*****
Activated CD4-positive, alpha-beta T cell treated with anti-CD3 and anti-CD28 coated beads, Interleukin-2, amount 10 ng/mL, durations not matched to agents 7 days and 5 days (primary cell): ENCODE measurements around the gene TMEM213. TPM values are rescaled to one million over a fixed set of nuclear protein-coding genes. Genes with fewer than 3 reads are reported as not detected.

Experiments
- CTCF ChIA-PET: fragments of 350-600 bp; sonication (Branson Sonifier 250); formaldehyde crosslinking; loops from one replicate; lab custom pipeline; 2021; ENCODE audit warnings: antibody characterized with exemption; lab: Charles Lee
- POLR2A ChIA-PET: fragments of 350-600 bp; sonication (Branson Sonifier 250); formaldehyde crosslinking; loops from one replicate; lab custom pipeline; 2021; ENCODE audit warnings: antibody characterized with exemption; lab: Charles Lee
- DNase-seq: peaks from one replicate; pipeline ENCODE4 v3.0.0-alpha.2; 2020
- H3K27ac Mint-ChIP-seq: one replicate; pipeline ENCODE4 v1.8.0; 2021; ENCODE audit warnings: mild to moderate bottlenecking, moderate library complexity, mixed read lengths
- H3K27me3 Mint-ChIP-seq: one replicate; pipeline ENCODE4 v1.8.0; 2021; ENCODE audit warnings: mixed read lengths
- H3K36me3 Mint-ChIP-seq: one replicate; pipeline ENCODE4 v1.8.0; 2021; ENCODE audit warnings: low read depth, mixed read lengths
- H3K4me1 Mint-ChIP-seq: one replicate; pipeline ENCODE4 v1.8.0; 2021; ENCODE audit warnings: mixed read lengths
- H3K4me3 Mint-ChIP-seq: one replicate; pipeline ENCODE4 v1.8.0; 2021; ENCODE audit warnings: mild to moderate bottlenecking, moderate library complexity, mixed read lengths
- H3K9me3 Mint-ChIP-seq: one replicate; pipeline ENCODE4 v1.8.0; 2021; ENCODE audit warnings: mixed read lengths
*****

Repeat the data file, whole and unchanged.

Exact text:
Activated CD4-positive, alpha-beta T cell treated with anti-CD3 and anti-CD28 coated beads, Interleukin-2, amount 10 ng/mL, durations not matched to agents 7 days and 5 days (primary cell): ENCODE measurements around the gene TMEM213. TPM values are rescaled to one million over a fixed set of nuclear protein-coding genes. Genes with fewer than 3 reads are reported as not detected.

Experiments
- CTCF ChIA-PET: fragments of 350-600 bp; sonication (Branson Sonifier 250); formaldehyde crosslinking; loops from one replicate; lab custom pipeline; 2021; ENCODE audit warnings: antibody characterized with exemption; lab: Charles Lee
- POLR2A ChIA-PET: fragments of 350-600 bp; sonication (Branson Sonifier 250); formaldehyde crosslinking; loops from one replicate; lab custom pipeline; 2021; ENCODE audit warnings: antibody characterized with exemption; lab: Charles Lee
- DNase-seq: peaks from one replicate; pipeline ENCODE4 v3.0.0-alpha.2; 2020
- H3K27ac Mint-ChIP-seq: one replicate; pipeline ENCODE4 v1.8.0; 2021; ENCODE audit warnings: mild to moderate bottlenecking, moderate library complexity, mixed read lengths
- H3K27me3 Mint-ChIP-seq: one replicate; pipeline ENCODE4 v1.8.0; 2021; ENCODE audit warnings: mixed read lengths
- H3K36me3 Mint-ChIP-seq: one replicate; pipeline ENCODE4 v1.8.0; 2021; ENCODE audit warnings: low read depth, mixed read lengths
- H3K4me1 Mint-ChIP-seq: one replicate; pipeline ENCODE4 v1.8.0; 2021; ENCODE audit warnings: mixed read lengths
- H3K4me3 Mint-ChIP-seq: one replicate; pipeline ENCODE4 v1.8.0; 2021; ENCODE audit warnings: mild to moderate bottlenecking, moderate library complexity, mixed read lengths
- H3K9me3 Mint-ChIP-seq: one replicate; pipeline ENCODE4 v1.8.0; 2021; ENCODE audit warnings: mixed read lengths